As a direct sales coach, one of the questions I see regularly is on the topic of keeping things interesting during a home show or demonstration.
Before I offer my tips, I want to take a moment to offer a warning:
Just because YOU think your demo is boring doesn’t mean your customers do. When a consultant gets used to a routine, it can seem monotonous or tedious to “perform” the same show or demonstration over and over at every event or home party. For you, this is “same stuff, different day”, but for your host or clients, this may be entirely new for them.
In the advertising world, it’s said that when the company is tired of seeing their commercials on TV, that’s when they’ve finally started being effective, because people now recognize them. In that instance, change would be a bad thing, but very often, that’s exactly what the companies do.
The result is often counter to their desired outcome.
Think of it this way: if a musician or an actor has been practicing the same part for months on end, it can get very monotonous for the player. However, the audience will only hear them perform it once. Twice if it’s exceptional. Three or more times if it was recorded AND exceptional.
The audience will rarely get bored. And it would be in poor taste for a performer to show up and decide they were going to do something completely different just to “spice things up” for the show. Imagine the shock and horror if a saxophonist decided that, just for tonight, he was going to play some jazz instead of the Mozart piece everyone else was scheduled to play. Or an actor shows up ready to do Neil Simon, only to find out the director decided to do Shakespeare tonight instead.
Before you get itchy to change things up in your demonstration, make sure you’re doing it for the right reasons. Your boredom is not necessarily the right reason.
That said, if you find yourself doing the same presentation over and over to the exact same audience, you may find it’s time to change some of the elements of your presentation to keep listeners engaged. Here are some suggestions:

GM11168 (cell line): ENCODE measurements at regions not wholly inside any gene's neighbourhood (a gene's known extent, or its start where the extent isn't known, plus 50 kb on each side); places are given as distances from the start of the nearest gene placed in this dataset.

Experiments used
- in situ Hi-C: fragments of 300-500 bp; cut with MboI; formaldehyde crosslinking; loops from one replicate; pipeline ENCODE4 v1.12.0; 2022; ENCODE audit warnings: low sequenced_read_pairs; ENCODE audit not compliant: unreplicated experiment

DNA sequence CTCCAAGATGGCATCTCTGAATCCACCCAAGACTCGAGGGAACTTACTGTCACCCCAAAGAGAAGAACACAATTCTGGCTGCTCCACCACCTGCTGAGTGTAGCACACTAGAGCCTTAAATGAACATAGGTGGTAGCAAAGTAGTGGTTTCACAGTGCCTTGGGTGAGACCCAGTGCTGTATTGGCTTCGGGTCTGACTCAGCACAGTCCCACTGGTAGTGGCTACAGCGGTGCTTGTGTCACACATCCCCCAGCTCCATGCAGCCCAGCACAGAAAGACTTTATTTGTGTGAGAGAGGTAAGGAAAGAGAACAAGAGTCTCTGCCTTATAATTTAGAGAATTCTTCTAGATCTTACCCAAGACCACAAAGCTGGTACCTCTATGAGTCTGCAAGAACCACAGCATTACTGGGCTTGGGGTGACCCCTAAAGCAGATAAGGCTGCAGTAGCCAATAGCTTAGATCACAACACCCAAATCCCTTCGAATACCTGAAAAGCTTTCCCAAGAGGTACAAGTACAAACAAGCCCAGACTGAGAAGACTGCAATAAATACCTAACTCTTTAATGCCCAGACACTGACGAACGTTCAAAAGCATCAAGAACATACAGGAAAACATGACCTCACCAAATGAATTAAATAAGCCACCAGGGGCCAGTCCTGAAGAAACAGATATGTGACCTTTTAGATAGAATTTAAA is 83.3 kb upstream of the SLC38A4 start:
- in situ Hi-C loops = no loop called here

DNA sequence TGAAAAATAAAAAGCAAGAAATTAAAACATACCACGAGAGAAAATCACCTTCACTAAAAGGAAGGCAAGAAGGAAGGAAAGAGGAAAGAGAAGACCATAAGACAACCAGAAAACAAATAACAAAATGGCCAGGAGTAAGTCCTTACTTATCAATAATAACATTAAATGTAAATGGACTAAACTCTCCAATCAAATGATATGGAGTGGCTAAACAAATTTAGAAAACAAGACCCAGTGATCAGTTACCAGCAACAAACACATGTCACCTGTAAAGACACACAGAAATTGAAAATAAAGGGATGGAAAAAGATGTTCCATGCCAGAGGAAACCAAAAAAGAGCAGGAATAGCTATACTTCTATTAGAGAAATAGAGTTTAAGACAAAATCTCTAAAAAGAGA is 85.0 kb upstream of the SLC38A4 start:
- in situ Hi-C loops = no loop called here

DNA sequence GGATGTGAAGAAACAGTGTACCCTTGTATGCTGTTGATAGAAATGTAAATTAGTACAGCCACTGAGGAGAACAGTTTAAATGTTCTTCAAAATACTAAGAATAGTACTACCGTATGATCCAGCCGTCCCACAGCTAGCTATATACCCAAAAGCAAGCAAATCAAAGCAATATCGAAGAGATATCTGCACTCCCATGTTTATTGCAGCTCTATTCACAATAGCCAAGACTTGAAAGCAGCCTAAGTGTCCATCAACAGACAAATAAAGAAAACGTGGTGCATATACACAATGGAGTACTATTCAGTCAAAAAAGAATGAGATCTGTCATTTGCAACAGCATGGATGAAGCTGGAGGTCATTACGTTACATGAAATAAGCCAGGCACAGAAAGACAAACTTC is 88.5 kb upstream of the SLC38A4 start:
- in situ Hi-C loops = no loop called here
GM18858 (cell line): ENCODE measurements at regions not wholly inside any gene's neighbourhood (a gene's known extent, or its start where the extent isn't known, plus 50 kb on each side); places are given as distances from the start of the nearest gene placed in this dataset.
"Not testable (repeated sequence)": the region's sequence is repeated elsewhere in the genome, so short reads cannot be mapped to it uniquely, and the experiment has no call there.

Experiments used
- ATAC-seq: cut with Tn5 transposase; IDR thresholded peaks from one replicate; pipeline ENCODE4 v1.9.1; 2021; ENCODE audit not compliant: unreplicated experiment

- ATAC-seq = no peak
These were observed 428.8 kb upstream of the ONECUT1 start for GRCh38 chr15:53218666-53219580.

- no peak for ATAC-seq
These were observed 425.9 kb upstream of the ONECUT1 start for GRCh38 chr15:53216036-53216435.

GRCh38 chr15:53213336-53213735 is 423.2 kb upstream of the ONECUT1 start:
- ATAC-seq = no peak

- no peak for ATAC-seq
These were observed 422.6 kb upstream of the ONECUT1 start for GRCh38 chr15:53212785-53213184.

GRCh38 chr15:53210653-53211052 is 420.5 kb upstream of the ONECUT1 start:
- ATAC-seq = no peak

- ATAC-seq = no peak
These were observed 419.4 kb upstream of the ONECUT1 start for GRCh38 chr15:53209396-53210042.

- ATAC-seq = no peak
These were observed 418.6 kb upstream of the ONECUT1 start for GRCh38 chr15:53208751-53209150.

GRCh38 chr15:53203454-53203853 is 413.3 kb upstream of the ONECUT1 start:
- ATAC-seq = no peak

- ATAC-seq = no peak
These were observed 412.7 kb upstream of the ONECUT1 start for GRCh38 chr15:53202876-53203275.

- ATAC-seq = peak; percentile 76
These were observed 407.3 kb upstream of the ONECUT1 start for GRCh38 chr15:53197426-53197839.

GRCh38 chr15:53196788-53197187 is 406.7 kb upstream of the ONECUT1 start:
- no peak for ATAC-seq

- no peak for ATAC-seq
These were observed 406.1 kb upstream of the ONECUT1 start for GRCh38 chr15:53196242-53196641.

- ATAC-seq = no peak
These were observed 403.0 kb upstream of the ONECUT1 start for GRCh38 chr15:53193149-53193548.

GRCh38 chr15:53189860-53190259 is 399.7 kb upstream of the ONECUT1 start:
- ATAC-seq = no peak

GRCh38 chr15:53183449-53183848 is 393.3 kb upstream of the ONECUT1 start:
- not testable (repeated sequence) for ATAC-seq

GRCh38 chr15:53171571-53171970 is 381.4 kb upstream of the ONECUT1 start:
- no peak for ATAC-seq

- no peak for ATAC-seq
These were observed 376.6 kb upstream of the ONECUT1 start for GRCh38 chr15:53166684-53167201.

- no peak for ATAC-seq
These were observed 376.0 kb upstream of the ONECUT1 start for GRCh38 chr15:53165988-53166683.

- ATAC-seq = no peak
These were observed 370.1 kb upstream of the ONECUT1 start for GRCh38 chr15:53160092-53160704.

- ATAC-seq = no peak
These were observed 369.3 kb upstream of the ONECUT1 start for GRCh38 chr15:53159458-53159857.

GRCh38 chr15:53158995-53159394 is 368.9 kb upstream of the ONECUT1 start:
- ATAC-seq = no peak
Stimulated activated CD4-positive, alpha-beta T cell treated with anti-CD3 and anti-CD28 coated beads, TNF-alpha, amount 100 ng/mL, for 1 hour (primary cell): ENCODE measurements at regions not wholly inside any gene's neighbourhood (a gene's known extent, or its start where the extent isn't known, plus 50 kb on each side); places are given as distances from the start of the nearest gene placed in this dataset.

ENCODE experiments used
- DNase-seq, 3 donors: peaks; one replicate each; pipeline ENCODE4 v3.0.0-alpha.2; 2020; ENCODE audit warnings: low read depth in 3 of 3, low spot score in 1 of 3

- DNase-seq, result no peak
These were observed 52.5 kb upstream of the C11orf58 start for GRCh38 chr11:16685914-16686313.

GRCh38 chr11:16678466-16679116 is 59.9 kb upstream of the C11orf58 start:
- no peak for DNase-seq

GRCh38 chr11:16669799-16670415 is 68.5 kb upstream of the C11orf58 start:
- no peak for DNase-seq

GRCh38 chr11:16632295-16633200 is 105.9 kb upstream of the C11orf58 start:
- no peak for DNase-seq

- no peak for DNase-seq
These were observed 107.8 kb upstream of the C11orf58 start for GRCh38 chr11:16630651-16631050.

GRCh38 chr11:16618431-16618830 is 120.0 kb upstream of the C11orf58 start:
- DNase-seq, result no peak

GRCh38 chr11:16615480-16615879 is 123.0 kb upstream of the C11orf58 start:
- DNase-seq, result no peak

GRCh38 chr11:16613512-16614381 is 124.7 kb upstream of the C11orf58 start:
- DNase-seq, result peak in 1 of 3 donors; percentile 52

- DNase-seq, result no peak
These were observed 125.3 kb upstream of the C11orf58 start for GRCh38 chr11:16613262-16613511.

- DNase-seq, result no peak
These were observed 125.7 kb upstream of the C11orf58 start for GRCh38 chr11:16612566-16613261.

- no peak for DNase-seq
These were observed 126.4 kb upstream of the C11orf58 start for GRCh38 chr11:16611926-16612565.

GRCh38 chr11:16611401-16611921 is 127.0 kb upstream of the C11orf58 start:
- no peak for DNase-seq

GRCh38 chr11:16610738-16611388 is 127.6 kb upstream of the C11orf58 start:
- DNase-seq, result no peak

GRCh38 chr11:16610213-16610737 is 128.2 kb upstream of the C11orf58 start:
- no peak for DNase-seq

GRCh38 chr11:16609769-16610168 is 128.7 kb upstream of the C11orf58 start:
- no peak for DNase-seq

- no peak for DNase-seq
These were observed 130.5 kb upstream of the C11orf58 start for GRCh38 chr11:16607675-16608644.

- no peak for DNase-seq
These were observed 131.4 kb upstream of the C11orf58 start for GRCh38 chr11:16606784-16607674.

1. Do a micro-intro. Give your clients the basic, need-to-know info about you. Since they’re probably already familiar, you don’t need to share the long-winded version of your story. Tell them your name, thank your hostess, and start sharing.
2. Ask them questions. Instead of doing an entire demonstration from a script, ask THEM what they want to learn about most, and use your training to answer those questions and recommend appropriate products. This allows you to cover all the necessary elements of your presentation, while giving your clients a reason to stay engaged. This suggestion takes a bit more product knowledge, and it’s not recommended for brand new consultants.
3. Share your “Fave Five.” Instead of a full-blown product demo, share your five favorite products – or have your host share her Fave Five. Then allow your customers to shop while you answer questions. This allows for a more social environment, and frees you up to work more closely with your customers.
4. Don’t demo. Do a brief intro and run your party open house style. Make sure you are mingling and sharing your booking and recruiting seeds as you interact with guests or you won’t get many bookings at a party like this. Again, this is recommended for advanced consultants.
5. If you do one-on-one consultations, focus on the customer. “Sprinkle” your product and business info throughout the conversation, but make it more of a fact-finding mission rather than a demonstration. The more you show that you’re interested in helping your client, the more engaged they’ll stay in your presentation.
These quick, simple ideas will help you refresh your existing presentation. If you’re new to direct sales, follow your scripts until they are comfortable. Don’t try re-inventing the wheel until you’ve got a solid base of knowledge under your belt. Then, make small adjustments to your presentation until you find a routine that works. Then, stick to it like crazy glue.
Remember, just because it’s boring to you, doesn’t mean it’s boring to your clients. Ask your best customers for their opinions before you start changing things up.
© 2011 Lisa Robbin Young
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Lisa Robbin Young offers direct sales training and coaching to direct sales professionals looking to grow their business like a real business instead of an expensive hobby. Sign up for her free weekly ezine at http://www.homepartysolution.com.
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